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    1. Okay, yes, I totally know what you mean and we may be getting into sociological or semiotic territory that is above my pay grade, but yes–NYC is definitely the most European of all American cities. It is, in certain ways, completely un-representative of America or American urbanism (I say this as someone who lived there for 13 years, 7 in LA, 18 in Baltimore and have spent a lot of time in the South/Midwest/Texas). Other than Chicago, it’s probably the only city in this entire sprawling country where you can viably subsist on public transportation alone. I guess what I mean–to the extent that I have a thesis lol–is that the idea of urbanness, which admittedly carries many different connotations, but as it translates to an American cinematic vocabulary is pretty much synonymous with New York. This probably owes, for the most part, to how pervasive the gangster flick and gangster mythology is in America and American cinema. The “New York Movie” could almost be narrowed down to gangster movies completely, but…that’s no fun (and yes, Mean Streets definitely belongs on the list). I think this is all changing, as America’s–and the world’s–demographics change, but think of it this way: for a long time in American culture, an actor would just do a New York accent in order to convey that the character was urban and blue collar. Like Sly Stallone in Rocky, which is as famous a Philly movie as currently exists. But he sounds like he’s from New York (as anyone from the Philly/South Jersey/Baltimore corridor can tell you) and that is enough for the audience to connect the dots, mentally–tough, blue collar. British actors often do this, as I’m sure, God help us, Americans must absolutely mangle all the various regional British accents. If you check out The Wire again (and hey, why not?) notice that Dominic West and Idris Elba both tend to slip into a kind of New York-adjacent dialect that generally suffices as tough, “street,” etc. New York is definitely, as you say, the most cosmopolitan and worldly place in the U.S., but frankly, the “NYM” has usually revolved around blue collar ethnic communities. When people talk about the “real New York”–at least as it has tended to be translated to the screen–they’re talking about pizza and pubs and a kind of ethnic authenticity, not museums and Wall St. (although a case could be made for Am. Psycho). It’s why I put When Harry Met Sally on the list–it feels made by someone who understands the city. The Katz’s deli scene–Rob Reiner grew up in a Jewish family from the Bronx. Delis are in their DNA somewhere. Does that make sense? Does any of this?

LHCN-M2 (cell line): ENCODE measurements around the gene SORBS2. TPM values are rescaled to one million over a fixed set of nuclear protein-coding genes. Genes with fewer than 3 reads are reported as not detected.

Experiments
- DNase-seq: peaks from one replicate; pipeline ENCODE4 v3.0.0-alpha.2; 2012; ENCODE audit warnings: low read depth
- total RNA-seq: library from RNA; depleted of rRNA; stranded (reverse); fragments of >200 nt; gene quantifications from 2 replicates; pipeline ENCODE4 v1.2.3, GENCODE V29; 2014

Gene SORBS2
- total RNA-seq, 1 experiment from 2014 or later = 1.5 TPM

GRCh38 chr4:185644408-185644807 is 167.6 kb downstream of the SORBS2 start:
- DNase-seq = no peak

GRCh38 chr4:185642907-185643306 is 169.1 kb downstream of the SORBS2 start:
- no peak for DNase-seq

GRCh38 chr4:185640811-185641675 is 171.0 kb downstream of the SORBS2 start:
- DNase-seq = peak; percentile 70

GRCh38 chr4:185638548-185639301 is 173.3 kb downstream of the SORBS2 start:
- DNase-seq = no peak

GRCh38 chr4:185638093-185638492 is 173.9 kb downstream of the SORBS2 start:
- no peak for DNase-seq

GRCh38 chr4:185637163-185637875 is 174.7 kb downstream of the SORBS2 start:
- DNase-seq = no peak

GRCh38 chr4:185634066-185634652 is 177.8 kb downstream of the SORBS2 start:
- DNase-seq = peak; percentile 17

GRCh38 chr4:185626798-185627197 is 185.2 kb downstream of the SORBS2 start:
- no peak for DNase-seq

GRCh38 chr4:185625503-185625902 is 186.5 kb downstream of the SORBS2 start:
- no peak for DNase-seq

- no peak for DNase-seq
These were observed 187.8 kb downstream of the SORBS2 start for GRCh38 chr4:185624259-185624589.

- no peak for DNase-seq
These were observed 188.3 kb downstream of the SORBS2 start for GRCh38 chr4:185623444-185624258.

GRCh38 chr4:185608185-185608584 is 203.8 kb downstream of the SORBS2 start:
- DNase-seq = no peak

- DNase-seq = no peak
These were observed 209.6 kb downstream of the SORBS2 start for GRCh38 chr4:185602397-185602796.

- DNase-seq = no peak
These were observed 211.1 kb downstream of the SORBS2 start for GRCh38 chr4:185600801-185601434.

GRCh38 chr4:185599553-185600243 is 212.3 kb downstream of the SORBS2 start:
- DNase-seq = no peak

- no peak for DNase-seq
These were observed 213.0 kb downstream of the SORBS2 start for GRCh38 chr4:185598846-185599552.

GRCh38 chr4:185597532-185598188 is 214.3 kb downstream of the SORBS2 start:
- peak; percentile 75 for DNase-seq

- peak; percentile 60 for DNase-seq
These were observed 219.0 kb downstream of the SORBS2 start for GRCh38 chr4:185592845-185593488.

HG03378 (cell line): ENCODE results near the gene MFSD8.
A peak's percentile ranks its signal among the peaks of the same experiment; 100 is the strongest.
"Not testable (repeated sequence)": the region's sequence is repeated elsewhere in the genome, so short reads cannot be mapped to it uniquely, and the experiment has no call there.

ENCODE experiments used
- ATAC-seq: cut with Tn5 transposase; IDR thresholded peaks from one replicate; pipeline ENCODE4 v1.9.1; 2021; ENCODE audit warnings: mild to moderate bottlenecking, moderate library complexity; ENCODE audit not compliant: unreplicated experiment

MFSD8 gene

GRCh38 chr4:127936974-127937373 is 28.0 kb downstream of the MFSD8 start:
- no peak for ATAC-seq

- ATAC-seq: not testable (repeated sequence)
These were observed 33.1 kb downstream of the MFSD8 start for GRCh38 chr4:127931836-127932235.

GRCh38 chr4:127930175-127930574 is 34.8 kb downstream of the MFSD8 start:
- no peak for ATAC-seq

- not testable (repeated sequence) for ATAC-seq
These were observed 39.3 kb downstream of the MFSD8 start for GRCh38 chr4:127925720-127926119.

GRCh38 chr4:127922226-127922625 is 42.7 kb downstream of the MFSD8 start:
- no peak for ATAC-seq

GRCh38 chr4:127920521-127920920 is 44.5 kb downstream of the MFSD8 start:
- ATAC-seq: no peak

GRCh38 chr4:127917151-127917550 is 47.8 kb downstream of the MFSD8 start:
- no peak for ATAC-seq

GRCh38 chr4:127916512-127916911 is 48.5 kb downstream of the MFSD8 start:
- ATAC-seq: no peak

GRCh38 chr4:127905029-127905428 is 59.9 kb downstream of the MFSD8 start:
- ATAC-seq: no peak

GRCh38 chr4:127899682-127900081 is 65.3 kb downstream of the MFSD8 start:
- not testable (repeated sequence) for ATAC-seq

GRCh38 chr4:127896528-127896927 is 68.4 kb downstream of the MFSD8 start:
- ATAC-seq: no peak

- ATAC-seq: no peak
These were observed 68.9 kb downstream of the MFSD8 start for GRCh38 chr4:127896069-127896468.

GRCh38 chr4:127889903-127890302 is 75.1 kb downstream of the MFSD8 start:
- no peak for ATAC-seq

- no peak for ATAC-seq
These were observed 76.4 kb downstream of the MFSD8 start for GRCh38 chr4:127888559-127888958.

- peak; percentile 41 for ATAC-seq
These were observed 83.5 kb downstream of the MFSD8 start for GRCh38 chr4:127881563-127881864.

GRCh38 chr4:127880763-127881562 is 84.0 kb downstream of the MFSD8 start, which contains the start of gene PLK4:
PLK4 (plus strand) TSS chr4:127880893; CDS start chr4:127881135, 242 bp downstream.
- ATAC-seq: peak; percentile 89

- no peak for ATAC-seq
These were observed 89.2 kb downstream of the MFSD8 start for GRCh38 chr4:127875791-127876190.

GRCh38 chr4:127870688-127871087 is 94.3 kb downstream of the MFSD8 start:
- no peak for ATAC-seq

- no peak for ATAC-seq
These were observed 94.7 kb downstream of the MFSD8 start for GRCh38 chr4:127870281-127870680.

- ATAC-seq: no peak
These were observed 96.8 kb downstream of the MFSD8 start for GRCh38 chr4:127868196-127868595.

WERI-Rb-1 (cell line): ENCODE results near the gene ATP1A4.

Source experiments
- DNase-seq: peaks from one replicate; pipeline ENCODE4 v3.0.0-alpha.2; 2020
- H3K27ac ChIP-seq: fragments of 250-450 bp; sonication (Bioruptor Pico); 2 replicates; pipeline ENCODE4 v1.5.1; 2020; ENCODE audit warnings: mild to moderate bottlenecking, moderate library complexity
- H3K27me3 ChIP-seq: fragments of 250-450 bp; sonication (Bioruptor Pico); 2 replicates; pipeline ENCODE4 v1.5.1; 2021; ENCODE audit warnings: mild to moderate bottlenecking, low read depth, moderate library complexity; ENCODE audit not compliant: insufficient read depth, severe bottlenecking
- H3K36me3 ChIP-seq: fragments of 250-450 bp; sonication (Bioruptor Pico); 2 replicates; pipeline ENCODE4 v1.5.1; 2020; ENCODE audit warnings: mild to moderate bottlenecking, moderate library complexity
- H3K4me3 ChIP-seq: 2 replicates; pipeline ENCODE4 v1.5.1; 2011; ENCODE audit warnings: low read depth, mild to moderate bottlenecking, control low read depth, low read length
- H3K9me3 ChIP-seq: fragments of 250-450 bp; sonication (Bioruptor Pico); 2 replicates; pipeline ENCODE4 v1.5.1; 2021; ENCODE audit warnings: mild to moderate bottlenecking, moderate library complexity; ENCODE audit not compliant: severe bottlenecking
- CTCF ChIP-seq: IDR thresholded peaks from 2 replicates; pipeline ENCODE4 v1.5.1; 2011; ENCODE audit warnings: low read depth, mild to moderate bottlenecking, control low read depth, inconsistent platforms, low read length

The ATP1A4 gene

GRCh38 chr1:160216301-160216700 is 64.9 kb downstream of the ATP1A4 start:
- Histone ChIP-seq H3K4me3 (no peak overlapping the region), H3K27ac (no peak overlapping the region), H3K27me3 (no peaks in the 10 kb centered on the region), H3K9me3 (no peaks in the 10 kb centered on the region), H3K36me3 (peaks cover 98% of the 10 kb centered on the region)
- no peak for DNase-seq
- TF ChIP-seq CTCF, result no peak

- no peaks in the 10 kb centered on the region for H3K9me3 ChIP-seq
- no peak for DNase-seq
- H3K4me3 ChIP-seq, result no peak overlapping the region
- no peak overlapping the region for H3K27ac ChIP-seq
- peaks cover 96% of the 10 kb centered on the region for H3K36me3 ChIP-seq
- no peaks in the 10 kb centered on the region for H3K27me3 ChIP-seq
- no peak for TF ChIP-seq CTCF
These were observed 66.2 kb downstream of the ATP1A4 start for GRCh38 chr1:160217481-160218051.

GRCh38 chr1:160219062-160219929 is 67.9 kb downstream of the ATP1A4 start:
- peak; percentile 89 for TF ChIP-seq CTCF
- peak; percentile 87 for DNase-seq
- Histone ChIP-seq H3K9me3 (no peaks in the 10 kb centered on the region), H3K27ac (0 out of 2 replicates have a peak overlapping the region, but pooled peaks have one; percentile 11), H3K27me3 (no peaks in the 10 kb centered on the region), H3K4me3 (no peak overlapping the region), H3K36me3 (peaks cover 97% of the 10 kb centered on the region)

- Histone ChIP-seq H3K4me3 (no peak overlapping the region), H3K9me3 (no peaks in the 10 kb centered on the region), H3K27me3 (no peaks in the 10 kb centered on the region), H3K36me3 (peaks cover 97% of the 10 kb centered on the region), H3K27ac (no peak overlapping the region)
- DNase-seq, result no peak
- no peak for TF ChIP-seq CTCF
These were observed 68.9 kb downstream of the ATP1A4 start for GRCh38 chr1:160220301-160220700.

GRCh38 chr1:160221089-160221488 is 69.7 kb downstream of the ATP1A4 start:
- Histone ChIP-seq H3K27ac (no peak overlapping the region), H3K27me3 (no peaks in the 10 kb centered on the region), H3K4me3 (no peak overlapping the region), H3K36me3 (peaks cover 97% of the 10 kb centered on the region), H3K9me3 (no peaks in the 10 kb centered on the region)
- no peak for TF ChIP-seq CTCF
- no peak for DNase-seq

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  3. I’ve always thought of New York as a completely different urban society than any other city on the planet. The way people speak quickly and honestly, their interesting and (sometimes biased) perspective of their own inner-city life and the greater world outside of it, and the experience of living in a place with humans of all reaches piled on top of one another– and loving it. Though a lot of ‘New York’ scared the bejesus out of me, ‘Do The Right Thing’ is one of my all-time favorite movies. As is ‘Moonstruck.’ Those two are movies you can watch a thousand times and love them more each viewing. 🙂

    Liked by 1 person

    1. I totally forgot about Moonstruck! Definitely deserves to be on the list and the writer, John Patrick Shanley is a quintessential New York playwright of the late 20th century. Lol I may go rewatch it today as a matter of fact. And yeah, New York, it is a hell of a town. I moved there in the late Giuliani years and left just before De Blasio and everybody always lamented how much the city had changed, lost its character, etc. I imagine people always feel that way about every place and if I went back to NY today I’d probably be saying the same thing.